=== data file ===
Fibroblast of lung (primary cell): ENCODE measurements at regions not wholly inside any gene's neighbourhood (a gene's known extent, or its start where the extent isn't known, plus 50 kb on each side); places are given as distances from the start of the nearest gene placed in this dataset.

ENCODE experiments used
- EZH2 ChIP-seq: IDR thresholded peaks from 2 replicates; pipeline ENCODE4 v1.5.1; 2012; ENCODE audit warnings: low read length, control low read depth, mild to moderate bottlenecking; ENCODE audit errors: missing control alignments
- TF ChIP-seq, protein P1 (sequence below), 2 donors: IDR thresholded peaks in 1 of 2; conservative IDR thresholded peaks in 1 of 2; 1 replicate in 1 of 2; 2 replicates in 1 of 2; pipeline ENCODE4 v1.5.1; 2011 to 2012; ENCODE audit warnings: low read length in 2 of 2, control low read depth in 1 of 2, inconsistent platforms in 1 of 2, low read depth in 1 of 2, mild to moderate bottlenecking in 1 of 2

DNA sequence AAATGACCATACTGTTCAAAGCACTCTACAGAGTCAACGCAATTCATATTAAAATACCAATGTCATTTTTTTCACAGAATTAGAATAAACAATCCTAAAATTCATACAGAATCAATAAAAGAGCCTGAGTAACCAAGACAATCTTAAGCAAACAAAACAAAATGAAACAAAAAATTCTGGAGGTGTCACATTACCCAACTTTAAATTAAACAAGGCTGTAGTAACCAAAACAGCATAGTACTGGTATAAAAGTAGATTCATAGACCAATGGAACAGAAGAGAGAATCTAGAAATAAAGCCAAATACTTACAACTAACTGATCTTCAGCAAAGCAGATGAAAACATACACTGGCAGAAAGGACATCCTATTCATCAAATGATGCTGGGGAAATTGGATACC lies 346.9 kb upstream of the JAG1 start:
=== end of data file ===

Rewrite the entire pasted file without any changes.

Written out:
Fibroblast of lung (primary cell): ENCODE measurements at regions not wholly inside any gene's neighbourhood (a gene's known extent, or its start where the extent isn't known, plus 50 kb on each side); places are given as distances from the start of the nearest gene placed in this dataset.

ENCODE experiments used
- EZH2 ChIP-seq: IDR thresholded peaks from 2 replicates; pipeline ENCODE4 v1.5.1; 2012; ENCODE audit warnings: low read length, control low read depth, mild to moderate bottlenecking; ENCODE audit errors: missing control alignments
- TF ChIP-seq, protein P1 (sequence below), 2 donors: IDR thresholded peaks in 1 of 2; conservative IDR thresholded peaks in 1 of 2; 1 replicate in 1 of 2; 2 replicates in 1 of 2; pipeline ENCODE4 v1.5.1; 2011 to 2012; ENCODE audit warnings: low read length in 2 of 2, control low read depth in 1 of 2, inconsistent platforms in 1 of 2, low read depth in 1 of 2, mild to moderate bottlenecking in 1 of 2

DNA sequence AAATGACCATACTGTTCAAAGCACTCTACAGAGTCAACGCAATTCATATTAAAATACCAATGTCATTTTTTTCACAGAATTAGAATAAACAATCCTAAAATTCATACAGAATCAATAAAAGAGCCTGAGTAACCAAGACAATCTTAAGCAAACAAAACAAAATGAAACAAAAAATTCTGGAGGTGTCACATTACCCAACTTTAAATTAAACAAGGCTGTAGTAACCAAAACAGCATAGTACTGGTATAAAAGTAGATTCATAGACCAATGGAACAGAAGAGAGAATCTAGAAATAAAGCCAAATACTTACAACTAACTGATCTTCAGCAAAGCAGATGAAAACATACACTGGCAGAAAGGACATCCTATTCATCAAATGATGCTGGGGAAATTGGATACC lies 346.9 kb upstream of the JAG1 start: